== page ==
He excited the admiration of the youth of Germany, and it was soon the fashion among the petty princes to imitate his methods of government.
To this category belong Myrmarachne plataleoides, one of the Salticidae, and Amyciaea forticeps, one of the Thomisidae, which in India imitate and live with the vicious little red ant (Oecophylla smaragdina); also Myrmarachne providens, which mimics the red and black Indian ant (Sima rufonigra); and the South American species of Clubionidae, e.g.
In other words, the artificial temperature should increase by day and decrease by night, should rise in summer and fall in winter, should, in short, imitate as nearly as possible the varying influence of the sun.
Froude in this and the later publications held that he was giving effect to Carlyle's wish to imitate Johnson's " penance."
Ilyin tried to imitate Rostov in everything and adored him as a girl might have done.
Like many other singing birds it is, in the wild state, a mocking-bird, having been heard to imitate the song of the nightingale, the crowing of a cock, and even the cackling of a hen.
He did not worship, imitate and reproduce the classics, like the Latin humanists who preceded him; he did not master them and reduce them to a special science, as did the French Hellenists who succeeded him.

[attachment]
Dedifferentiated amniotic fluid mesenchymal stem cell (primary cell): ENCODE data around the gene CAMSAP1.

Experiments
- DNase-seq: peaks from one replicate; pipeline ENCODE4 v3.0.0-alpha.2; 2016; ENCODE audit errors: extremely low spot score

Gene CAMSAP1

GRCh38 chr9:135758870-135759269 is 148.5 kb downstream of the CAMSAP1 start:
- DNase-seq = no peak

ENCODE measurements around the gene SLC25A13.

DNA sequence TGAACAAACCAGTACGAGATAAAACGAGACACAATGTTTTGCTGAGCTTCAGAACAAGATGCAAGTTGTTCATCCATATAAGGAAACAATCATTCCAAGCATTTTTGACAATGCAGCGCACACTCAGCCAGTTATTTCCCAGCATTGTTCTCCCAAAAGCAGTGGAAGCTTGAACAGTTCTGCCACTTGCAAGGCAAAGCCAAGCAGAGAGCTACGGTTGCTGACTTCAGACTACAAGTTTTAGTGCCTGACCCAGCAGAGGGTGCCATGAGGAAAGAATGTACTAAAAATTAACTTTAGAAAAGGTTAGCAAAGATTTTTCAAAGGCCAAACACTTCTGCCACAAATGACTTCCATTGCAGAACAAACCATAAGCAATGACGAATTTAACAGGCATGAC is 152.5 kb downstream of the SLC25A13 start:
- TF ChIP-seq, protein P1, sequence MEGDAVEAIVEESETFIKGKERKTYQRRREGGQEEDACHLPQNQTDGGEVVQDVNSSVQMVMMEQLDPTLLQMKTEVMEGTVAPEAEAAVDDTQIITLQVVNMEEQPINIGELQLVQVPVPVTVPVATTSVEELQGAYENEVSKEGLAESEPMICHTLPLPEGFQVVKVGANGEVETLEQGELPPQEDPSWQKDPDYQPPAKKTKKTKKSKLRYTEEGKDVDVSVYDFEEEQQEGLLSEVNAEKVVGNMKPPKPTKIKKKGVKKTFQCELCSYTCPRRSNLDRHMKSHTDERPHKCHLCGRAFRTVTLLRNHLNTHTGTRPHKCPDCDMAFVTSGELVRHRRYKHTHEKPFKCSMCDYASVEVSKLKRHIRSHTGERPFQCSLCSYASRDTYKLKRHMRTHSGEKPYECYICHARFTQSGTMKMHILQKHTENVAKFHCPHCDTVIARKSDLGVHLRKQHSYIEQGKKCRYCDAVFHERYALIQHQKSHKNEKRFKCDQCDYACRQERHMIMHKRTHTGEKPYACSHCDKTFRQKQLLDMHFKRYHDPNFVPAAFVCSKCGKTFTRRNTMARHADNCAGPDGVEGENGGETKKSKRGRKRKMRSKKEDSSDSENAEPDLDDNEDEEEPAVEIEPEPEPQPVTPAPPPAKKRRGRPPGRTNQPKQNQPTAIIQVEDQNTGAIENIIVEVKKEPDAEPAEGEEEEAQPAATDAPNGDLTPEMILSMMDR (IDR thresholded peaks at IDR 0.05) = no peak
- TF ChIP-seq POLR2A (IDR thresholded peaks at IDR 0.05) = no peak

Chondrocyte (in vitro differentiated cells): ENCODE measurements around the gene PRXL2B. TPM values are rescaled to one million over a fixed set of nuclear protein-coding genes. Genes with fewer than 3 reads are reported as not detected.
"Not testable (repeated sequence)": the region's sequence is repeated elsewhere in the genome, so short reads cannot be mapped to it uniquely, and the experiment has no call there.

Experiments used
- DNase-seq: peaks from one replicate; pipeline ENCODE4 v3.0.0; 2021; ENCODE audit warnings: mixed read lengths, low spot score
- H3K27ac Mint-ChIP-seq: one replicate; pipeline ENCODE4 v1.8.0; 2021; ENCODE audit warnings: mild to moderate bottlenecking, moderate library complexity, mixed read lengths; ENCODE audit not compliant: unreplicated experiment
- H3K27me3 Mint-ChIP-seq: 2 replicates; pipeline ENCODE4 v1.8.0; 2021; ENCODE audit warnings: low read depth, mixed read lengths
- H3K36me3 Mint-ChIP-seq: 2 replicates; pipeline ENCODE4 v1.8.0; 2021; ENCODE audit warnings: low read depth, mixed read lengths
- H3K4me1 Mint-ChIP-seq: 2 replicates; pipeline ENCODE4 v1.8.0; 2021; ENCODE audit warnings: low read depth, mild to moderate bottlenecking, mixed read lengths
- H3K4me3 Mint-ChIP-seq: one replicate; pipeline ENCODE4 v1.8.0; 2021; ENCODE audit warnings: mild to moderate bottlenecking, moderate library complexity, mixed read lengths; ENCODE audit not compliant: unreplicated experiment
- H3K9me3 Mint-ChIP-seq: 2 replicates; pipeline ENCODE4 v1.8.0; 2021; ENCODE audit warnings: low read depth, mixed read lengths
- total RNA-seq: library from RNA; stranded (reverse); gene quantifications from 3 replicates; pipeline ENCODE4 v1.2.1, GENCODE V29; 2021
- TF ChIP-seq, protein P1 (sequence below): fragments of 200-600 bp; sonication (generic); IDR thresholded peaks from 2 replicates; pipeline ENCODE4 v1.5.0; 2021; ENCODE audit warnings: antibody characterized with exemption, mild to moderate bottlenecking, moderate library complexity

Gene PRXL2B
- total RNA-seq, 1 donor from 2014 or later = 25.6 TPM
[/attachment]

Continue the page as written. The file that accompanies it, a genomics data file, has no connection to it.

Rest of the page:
Amongst the orbweavers of the family Argyopidae there are species belonging to the genera Cyclosa and Cyrtophora which closely resemble small snail-like gastropods as they cling to the underside of leaves with their legs drawn up. Other members of the same family - like Araneus coccinella, and Paraplectana thorntoni- imitate beetles of the family Coccinellidae which are known to be distasteful; and certain genera of the family Salticidae (Homalattus and Rhanis) closely resemble small hard-shelled beetles.
The most perfect cases, however, are exhibited by those species which imitate ants.
His subjects were ordered to worship him under the name of Zeus; he built a bridge of brass, over which he drove at full speed in his chariot to imitate thunder, the effect being heightened by dried skins and caldrons trailing behind, while torches were thrown into the air to represent lightning.